News
News Home
Quick Bites
Exploradio
News Archive
News Channel
Special Features
NPR
nowplaying
On AirNewsClassical
Loading...
  
School Closings
WKSU Support
Funding for WKSU is made possible in part through support from the following businesses and organizations.

Akron Children's Hospital

Greater Akron Chamber

Levin Furniture


For more information on how your company or organization can support WKSU, download the WKSU Media Kit.

(WKSU Media Kit PDF icon )


Donate Your Vehicle to WKSU

Programs Schedule Make A Pledge Member BenefitsFAQ/HelpContact Us
Courts and Crime


Investigators go after bars who serve drinks to troubled drinkers
Two bars face trouble for being responsible for a car crash and a customer getting alcohol poisoning
by WKSU's STATEHOUSE CORRESPONDENT JO INGLES


Reporter
Jo Ingles
 

A bartender in Ada recently pleaded guilty to furnishing liquor to an intoxicated person. He had served at least 24 shots to a 21 year old customer who ended up with alcohol poisoning. An Akron bar has been cited for serving alcohol to girl who was involved in a serious car crash last spring. Those are just two prosecutions resulting from investigations by the Ohio Investigative Unit. In an interview with Ohio Public Radio’s Jo Ingles, the Unit’s agent-in-charge, Eric Wolf, explains how the agency operates what’s known as traceback investigations.

Wolf on the bar investigations short version

Other options:
Windows Media / MP3 Download (0:22)


Wolf on the bar investigations

Other options:
Windows Media / MP3 Download (3:24)


“It’s a service that’s available to any law enforcement agency here in Ohio where if they request our help, we can assist with the investigation to find out the source of the alcohol if it’s tied into a bar or carryout. We can find out if there’s criminal or civil action that’s taken place and if it needs to go to court.”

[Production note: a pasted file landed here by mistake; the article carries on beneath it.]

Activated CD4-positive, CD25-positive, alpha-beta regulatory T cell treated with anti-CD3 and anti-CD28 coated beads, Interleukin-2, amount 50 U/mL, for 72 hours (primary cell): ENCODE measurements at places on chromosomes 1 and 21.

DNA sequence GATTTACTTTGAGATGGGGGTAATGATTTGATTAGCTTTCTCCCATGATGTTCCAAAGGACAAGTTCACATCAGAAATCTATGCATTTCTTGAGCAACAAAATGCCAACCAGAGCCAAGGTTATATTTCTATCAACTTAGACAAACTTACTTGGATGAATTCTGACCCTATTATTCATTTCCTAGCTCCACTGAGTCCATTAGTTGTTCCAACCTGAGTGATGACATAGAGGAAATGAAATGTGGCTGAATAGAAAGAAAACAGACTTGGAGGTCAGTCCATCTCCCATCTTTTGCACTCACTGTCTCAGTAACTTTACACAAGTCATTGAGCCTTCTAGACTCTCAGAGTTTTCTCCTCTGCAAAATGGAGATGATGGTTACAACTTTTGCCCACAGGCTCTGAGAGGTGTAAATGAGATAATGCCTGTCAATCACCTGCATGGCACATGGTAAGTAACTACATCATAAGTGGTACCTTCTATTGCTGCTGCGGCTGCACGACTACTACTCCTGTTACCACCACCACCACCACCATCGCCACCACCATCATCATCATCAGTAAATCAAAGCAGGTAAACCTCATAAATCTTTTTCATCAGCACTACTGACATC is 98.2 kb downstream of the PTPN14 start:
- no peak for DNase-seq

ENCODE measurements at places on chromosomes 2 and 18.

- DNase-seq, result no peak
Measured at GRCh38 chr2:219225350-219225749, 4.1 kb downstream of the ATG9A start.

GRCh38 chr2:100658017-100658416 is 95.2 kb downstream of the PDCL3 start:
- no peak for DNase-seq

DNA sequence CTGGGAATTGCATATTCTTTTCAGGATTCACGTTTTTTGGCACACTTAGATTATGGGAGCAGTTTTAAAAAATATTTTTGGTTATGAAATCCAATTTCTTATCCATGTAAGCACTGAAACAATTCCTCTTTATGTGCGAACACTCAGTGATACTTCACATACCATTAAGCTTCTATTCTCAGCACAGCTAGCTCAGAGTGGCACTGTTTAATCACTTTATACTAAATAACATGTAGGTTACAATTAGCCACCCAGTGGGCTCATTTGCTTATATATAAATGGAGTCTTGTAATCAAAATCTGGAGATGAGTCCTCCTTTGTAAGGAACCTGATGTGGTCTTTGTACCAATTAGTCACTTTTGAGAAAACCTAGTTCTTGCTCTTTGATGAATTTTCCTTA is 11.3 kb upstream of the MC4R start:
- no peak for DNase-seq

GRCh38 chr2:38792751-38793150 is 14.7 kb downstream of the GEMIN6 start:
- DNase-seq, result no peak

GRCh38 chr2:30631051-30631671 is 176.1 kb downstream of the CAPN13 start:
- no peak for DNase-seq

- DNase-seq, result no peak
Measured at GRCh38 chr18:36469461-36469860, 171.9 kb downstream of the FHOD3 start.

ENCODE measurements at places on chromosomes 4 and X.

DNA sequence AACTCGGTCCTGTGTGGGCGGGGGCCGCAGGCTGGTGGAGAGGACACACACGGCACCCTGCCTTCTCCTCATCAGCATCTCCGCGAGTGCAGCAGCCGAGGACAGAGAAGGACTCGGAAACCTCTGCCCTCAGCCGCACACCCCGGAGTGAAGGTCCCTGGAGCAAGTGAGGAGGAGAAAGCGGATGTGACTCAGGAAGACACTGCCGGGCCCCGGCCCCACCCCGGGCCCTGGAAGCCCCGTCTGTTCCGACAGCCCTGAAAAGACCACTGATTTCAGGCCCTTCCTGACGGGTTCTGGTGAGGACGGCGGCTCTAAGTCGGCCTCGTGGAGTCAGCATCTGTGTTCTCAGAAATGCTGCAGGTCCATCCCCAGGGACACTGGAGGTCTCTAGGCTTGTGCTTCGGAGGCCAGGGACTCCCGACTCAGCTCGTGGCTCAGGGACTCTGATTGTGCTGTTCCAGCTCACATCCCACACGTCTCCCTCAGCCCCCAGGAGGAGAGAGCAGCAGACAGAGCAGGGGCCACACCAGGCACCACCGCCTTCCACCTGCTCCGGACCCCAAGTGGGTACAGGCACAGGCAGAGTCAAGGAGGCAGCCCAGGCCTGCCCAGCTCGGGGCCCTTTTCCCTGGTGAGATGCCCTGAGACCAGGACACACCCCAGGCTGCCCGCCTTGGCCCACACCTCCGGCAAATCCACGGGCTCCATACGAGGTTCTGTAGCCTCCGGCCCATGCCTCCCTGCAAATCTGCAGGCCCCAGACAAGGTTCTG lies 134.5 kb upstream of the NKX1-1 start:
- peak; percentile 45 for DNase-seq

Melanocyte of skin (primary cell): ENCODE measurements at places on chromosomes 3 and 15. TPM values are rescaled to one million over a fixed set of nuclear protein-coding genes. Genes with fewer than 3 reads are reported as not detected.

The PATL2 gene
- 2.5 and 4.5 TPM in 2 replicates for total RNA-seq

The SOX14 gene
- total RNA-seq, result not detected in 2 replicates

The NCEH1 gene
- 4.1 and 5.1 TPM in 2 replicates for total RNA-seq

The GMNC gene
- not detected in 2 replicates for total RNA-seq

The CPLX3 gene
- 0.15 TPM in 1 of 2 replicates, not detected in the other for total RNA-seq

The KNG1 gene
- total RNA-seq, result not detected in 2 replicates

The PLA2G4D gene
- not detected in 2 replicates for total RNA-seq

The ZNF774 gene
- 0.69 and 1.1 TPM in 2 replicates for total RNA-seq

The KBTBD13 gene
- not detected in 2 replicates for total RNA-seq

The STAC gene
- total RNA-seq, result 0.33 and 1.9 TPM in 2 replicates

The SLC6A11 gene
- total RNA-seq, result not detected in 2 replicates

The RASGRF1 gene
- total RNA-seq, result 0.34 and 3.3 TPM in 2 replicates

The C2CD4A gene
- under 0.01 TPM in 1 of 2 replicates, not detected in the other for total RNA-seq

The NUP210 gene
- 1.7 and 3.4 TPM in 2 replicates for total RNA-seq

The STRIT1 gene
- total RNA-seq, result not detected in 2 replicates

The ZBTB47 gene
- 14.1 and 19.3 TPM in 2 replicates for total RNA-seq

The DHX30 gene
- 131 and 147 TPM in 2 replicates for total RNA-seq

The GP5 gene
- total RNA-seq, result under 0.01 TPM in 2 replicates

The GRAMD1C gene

“What’s the criteria for going out and looking to trace this back. Does it have to be a particular level of severity?”

“No, there’s particular level. Our assistance is called in for anything from crashes or anything in permit premises so they can literally call in for an investigation where they think a permit holder might be liable for a criminal or administrative act.”

“Can you get called in when teens are hosting an underage party at their parent’s home?”

“Certainly. That may not fall into a traceback investigation but we get complaints of that all of the time….high school graduation or prom parties….where parents are hosting a party for underage individuals. So we will be involved in any of those types of investigations. It’s just a matter of receiving the complaints from law enforcement agencies or the public.”

“So what happens when you trace this back, find the source, what happens at that point?”

“Basically there are two avenues. There are criminal charges we can file for serving an intoxicated person or to a person who is not 21 years of age. And there are also administrative charges that we can file against the liquor permit itself. And the criminal charges obviously go to county municipal courts and the administrative citations go before the Ohio Liquor Control Commission.”

“Why is this important to trace back to find out where the alcohol is coming from?”